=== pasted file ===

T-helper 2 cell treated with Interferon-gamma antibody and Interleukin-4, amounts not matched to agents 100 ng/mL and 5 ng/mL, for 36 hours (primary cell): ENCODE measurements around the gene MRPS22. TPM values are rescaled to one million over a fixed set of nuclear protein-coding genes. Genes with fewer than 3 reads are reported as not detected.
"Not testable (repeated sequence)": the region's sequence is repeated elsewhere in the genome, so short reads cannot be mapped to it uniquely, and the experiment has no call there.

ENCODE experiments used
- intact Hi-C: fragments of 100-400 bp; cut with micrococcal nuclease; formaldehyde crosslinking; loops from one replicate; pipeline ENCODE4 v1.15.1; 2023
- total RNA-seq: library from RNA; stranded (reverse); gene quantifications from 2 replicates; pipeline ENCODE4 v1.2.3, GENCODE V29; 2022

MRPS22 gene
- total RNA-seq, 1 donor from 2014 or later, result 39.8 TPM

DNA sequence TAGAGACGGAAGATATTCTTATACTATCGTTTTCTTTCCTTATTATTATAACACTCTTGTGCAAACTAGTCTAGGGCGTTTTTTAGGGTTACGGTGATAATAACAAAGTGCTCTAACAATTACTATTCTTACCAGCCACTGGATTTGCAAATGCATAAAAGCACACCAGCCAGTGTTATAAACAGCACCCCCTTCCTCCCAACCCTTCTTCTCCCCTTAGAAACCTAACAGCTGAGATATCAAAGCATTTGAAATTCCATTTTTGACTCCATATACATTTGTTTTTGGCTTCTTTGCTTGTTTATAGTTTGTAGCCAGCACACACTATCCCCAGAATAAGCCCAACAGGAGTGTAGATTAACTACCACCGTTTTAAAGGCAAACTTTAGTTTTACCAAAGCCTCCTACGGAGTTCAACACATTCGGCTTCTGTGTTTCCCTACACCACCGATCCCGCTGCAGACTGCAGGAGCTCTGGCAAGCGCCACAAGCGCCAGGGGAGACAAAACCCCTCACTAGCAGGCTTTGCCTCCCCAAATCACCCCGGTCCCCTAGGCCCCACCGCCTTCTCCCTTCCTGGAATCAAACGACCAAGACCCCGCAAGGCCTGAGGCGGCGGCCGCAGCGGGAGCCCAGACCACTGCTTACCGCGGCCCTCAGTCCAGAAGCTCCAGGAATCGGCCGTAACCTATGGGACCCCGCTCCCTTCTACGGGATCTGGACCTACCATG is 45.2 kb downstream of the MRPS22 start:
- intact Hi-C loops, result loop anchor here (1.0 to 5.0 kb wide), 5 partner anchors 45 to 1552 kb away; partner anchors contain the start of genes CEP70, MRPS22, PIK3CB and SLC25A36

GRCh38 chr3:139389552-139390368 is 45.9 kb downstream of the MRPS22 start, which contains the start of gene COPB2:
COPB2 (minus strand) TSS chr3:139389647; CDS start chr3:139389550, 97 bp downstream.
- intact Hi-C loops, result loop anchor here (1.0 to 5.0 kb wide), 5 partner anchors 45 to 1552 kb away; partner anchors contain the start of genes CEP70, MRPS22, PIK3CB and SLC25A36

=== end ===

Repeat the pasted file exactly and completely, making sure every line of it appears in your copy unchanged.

T-helper 2 cell treated with Interferon-gamma antibody and Interleukin-4, amounts not matched to agents 100 ng/mL and 5 ng/mL, for 36 hours (primary cell): ENCODE measurements around the gene MRPS22. TPM values are rescaled to one million over a fixed set of nuclear protein-coding genes. Genes with fewer than 3 reads are reported as not detected.
"Not testable (repeated sequence)": the region's sequence is repeated elsewhere in the genome, so short reads cannot be mapped to it uniquely, and the experiment has no call there.

ENCODE experiments used
- intact Hi-C: fragments of 100-400 bp; cut with micrococcal nuclease; formaldehyde crosslinking; loops from one replicate; pipeline ENCODE4 v1.15.1; 2023
- total RNA-seq: library from RNA; stranded (reverse); gene quantifications from 2 replicates; pipeline ENCODE4 v1.2.3, GENCODE V29; 2022

MRPS22 gene
- total RNA-seq, 1 donor from 2014 or later, result 39.8 TPM

DNA sequence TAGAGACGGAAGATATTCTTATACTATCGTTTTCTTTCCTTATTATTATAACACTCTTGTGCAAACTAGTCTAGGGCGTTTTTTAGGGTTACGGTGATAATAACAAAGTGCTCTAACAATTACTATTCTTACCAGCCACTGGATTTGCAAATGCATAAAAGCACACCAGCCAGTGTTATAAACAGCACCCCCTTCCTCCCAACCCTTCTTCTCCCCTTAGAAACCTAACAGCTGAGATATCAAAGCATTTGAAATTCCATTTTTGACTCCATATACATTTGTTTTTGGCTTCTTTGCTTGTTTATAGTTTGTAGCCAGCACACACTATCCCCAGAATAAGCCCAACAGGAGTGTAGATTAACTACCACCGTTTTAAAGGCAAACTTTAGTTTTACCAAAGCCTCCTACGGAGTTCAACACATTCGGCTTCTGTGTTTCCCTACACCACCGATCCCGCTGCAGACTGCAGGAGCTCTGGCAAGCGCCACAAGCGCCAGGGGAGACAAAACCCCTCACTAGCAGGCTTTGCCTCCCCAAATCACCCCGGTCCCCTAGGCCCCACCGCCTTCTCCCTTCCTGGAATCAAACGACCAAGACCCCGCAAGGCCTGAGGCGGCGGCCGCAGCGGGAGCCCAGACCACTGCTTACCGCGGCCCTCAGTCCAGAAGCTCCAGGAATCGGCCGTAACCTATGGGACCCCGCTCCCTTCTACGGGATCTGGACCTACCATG is 45.2 kb downstream of the MRPS22 start:
- intact Hi-C loops, result loop anchor here (1.0 to 5.0 kb wide), 5 partner anchors 45 to 1552 kb away; partner anchors contain the start of genes CEP70, MRPS22, PIK3CB and SLC25A36

GRCh38 chr3:139389552-139390368 is 45.9 kb downstream of the MRPS22 start, which contains the start of gene COPB2:
COPB2 (minus strand) TSS chr3:139389647; CDS start chr3:139389550, 97 bp downstream.
- intact Hi-C loops, result loop anchor here (1.0 to 5.0 kb wide), 5 partner anchors 45 to 1552 kb away; partner anchors contain the start of genes CEP70, MRPS22, PIK3CB and SLC25A36